Flyers CEO Dave Scott, general manager Chuck Fletcher and coach Alain Vigneault all agree the team’s performance just wasn’t acceptable.
But they are also in concert that the problem involving this year’s playoff misfire can be fixed.
During wrapup interviews on Tuesday, the three key people in Flyers’ decision-making made it clear they didn’t want to use things like the pandemic as an excuse but rather a way of stating they want to be patient before making any drastic offseason moves.
In particular, Vigneault was emphatic with his comments about wanting to experience a “normal’’ schedule with a complete training camp and a full slate of 82 games.
That, he said, will be a true test of what this team’s potential really is.
Apparently, Scott agrees because he has given both Fletcher and Vigneault the proverbial vote of confidence.
One gets the impression if this had been your average, uninterrupted season and the Flyers had fallen flat, Scott and the boys at Comcast might not be so lenient.
If the Flyers are to rediscover the game that got them within one win of the Eastern Conference finals in the 2019-20 season, it will be up to Vigneault to put his foot down and demand more than he got this past year.
Some of the drawbacks – goaltender Carter Hart’s struggles, a lack of progress by some of the young players, failure to replace valuable veteran defenseman Matt Niskanen – all conspired to set up the Flyers for failure once COVID-19 struck.
“I think I have a couple of theories,’’ Vigneault said during a media Zoom call from the Skate Zone in Voorhees, N.J. “After starting the season where we got off – at least results-wise — to a good start, mainly due some real solid goaltending, our team started to play better.’’
Then, after COVID hit in early February, things started to slip. Still, the Flyers had the highest winning percentage in the East Division as of March 1 until the struggles began.
“Our goaltending slipped a little bit. COVID hit us and after COVID, all we basically did was play games and not practice,’’ Vigneault said. “(Our) younger players, when the game slips a little bit, were not quite executing the way we need to have success.
“You have to practice and we didn’t have any practice time. I’m not saying that’s the reason. A lot of things happened, but I’m going to need some time to reflect on it. But I do think that played a part in our game slipping and our season going the way it did.’’
Rather than worry about adding a flashy 35-goal scorer or a Niskanen look-alike, Fletcher might consider recruiting a few foot soldiers to bolster a cellar-dwelling penalty kill and a league worst goals-against average.
Tied to that is the public perception that changes should be made to the team’s leadership, but that’s a group Fletcher says he can’t fault. He’s studying the big picture, examining whether this is the “right mix’’ of players.
“I think that’s something we’ll take a look at,’’ he said. “I don’t know that I’m sitting here questioning our leadership. I thought our leaders played hard this year.
“If you look at the last couple months, nobody played harder than Claude Giroux. Sean Couturier played really hard on his line, carried our team early in the season. Jake Voracek led our team in scoring again, or tied for the lead.’’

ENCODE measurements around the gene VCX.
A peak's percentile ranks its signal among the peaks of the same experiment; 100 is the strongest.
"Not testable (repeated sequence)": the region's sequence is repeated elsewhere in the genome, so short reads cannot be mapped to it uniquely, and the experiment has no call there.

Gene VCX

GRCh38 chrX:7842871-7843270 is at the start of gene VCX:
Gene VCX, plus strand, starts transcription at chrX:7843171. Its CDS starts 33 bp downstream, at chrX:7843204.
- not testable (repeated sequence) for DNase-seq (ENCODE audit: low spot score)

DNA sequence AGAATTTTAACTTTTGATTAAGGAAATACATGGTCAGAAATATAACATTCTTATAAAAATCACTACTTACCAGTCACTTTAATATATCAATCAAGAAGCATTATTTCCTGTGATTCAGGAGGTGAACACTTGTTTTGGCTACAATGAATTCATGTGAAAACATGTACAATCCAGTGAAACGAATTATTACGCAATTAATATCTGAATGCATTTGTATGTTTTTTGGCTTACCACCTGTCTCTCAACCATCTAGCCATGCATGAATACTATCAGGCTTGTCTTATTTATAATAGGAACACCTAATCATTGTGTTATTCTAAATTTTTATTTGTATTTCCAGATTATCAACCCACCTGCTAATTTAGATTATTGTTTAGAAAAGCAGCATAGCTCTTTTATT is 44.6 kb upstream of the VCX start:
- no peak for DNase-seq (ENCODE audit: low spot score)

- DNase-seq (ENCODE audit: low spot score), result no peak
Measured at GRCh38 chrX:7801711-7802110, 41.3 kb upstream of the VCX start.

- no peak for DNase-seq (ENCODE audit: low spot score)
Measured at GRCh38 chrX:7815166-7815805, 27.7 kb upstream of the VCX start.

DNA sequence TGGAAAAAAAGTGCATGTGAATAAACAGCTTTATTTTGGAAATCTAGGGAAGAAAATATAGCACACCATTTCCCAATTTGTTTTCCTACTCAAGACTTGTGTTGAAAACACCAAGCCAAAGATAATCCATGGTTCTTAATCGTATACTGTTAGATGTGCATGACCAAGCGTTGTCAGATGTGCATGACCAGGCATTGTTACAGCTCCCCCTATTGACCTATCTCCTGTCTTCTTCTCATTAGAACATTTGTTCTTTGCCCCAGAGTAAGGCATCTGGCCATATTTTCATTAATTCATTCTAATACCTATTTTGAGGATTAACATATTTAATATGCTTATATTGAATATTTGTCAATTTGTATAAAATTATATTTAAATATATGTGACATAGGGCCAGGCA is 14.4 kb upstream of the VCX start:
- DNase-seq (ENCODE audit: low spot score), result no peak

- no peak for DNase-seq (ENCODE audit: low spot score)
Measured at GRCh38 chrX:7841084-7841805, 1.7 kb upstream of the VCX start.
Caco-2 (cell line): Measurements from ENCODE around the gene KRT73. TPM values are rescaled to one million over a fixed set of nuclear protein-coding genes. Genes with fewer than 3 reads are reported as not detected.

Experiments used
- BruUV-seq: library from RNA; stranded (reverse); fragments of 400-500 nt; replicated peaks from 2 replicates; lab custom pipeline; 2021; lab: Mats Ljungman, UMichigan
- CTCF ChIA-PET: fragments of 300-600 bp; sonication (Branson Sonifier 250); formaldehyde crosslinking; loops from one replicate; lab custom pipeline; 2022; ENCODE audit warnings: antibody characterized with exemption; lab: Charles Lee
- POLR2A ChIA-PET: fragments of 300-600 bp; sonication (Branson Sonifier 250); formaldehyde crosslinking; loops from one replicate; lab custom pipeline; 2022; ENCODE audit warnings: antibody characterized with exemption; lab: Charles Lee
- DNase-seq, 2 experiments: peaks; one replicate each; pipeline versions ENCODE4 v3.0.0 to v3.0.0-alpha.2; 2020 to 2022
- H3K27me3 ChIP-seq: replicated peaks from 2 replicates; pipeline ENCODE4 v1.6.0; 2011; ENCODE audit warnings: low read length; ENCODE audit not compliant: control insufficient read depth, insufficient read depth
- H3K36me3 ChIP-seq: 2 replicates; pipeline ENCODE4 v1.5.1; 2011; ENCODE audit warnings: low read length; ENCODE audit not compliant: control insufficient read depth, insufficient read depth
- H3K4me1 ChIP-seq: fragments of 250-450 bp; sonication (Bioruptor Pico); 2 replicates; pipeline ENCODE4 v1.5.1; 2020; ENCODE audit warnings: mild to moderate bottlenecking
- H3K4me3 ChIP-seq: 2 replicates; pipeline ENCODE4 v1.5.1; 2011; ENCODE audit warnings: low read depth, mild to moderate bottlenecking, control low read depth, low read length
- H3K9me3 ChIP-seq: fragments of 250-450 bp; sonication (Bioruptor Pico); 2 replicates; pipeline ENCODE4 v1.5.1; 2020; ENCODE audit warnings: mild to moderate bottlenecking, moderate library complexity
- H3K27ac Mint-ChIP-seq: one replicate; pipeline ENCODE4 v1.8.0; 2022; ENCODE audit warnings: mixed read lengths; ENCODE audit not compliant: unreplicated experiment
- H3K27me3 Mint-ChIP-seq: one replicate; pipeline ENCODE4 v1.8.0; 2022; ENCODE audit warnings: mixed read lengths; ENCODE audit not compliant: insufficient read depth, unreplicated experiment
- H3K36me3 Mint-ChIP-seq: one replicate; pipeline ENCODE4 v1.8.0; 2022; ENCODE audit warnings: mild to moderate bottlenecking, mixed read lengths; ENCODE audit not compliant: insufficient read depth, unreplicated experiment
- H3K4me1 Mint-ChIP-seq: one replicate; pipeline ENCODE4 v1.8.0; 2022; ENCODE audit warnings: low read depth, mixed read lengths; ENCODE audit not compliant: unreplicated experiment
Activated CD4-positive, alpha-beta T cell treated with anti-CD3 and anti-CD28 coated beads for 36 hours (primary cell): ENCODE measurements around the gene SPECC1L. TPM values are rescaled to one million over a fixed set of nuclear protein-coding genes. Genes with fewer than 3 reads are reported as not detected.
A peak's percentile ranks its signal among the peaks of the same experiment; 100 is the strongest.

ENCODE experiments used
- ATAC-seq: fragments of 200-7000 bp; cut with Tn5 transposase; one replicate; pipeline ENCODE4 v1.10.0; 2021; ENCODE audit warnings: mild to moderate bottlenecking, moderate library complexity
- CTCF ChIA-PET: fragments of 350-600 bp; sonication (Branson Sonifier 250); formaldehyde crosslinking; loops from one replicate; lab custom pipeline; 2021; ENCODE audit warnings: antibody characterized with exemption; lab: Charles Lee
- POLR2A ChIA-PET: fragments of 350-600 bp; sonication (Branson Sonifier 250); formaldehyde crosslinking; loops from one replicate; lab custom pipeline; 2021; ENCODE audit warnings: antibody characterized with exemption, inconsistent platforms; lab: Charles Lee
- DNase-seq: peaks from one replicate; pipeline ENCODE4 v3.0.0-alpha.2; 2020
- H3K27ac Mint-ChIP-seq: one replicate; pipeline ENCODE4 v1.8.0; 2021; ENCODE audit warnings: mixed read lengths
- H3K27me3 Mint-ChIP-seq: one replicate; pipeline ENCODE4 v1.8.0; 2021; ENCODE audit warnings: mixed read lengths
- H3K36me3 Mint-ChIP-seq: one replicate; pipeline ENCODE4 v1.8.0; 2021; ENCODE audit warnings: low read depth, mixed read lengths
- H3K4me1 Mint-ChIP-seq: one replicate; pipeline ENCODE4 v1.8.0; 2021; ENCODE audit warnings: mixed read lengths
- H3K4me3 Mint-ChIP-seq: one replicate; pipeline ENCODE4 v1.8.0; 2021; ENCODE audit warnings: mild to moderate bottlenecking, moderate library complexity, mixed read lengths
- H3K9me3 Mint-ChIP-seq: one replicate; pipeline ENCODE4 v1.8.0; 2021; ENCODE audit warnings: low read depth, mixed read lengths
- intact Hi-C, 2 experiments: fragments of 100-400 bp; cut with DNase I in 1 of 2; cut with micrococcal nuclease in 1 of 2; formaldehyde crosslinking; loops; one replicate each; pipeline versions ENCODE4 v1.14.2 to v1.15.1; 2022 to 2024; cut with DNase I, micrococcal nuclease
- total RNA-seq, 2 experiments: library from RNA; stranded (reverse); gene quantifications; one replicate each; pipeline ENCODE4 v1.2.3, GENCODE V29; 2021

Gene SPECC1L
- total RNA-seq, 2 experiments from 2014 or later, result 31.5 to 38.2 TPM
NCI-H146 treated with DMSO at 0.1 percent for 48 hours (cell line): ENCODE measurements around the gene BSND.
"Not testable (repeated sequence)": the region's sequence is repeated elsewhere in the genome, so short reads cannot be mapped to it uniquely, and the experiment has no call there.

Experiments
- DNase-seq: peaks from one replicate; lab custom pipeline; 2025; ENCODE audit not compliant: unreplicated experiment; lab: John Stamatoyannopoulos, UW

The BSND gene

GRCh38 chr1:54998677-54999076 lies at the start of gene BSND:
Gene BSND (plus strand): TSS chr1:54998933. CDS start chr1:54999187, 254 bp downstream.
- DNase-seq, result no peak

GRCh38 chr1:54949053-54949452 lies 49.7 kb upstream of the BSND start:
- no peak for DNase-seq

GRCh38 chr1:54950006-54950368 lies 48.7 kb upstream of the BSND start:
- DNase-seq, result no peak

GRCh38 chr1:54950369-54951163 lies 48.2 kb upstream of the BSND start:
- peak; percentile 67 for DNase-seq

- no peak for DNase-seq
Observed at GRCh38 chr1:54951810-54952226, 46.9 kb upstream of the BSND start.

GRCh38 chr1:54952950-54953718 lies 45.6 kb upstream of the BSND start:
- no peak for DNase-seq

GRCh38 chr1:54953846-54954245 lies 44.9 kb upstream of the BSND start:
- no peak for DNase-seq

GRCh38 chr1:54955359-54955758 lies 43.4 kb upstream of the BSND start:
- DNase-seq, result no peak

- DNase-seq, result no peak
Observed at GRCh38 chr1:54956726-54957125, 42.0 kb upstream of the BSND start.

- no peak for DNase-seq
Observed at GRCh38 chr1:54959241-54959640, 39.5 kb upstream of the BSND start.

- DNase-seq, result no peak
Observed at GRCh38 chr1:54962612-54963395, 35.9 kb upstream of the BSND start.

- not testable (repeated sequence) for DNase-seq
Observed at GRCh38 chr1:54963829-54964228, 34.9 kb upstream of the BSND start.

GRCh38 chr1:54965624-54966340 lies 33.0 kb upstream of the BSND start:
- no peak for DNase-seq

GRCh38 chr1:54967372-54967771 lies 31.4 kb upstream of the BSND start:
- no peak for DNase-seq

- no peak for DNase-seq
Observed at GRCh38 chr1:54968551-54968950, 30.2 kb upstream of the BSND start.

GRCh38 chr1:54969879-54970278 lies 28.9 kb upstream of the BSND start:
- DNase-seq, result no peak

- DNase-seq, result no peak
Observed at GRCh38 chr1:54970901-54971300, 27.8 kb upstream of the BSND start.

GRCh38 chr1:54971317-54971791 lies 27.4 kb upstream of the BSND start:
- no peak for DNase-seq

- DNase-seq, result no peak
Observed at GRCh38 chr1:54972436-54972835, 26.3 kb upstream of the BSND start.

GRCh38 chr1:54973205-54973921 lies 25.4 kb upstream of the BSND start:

In other words, the entire roster should share the brunt of the blame, right?
“A lot of these players that have been here a while I thought did their part,’’ Fletcher said. “Hockey’s a team sport. Twenty players on the ice. I don’t know that one guy giving a speech in a dressing room or doing something can turn a season around.
“We had a tough March, there’s no question. We had 17 games in that month. I’ve never been on a team that played 17 games in a month. I think I’ve been on a team that played 16 maybe once. Typically you’re playing 15 games a month, so it was tough. There wasn’t a lot of time to reset.’’
It sounds like Fletcher still has complete faith in Vigneault and his core players.
“A lot of other teams went through it,’’ Fletcher said. “It was probably a harder time to go through when you’re struggling, you don’t have much time to practice or reset. To me, I’m not sure leadership is the first thing I’m looking at in this group, but we’ll take some time over the next few weeks here to look at every angle. Find a way to plug the holes we need to plug.’’
Fletcher was Scott’s hand-picked choice to replace Ron Hextall in November, 2018, so deep-down, the CEO is still on board with the program, although he used some pretty strong words to express his dissatisfaction.
“It’s just not an acceptable level of performance, period,’’ Scott said. “We’ve all talked about it. We’re not happy with where we are. There’s been frustration. There’s been anger. This is where we sit.
“It comes down to accountability and we’re all accountable for the success of this team. That starts with me, ownership, the front office, the coaching staff and the players.’’
Scott doesn’t want to go through this again. The Flyers haven’t missed the playoffs in two straight seasons since 1994.
“At this point, the season is over and we’re picking up our heads, Scott said. “I think Alain said it best, it’s time to reflect a little bit about where we’re going. Certainly we have the resources to put something pretty good together this summer. We have the time. Not easy in a cap world, but I’m confident that Chuck will be creative. We’ll figure a way to improve as we look to the next season.’’
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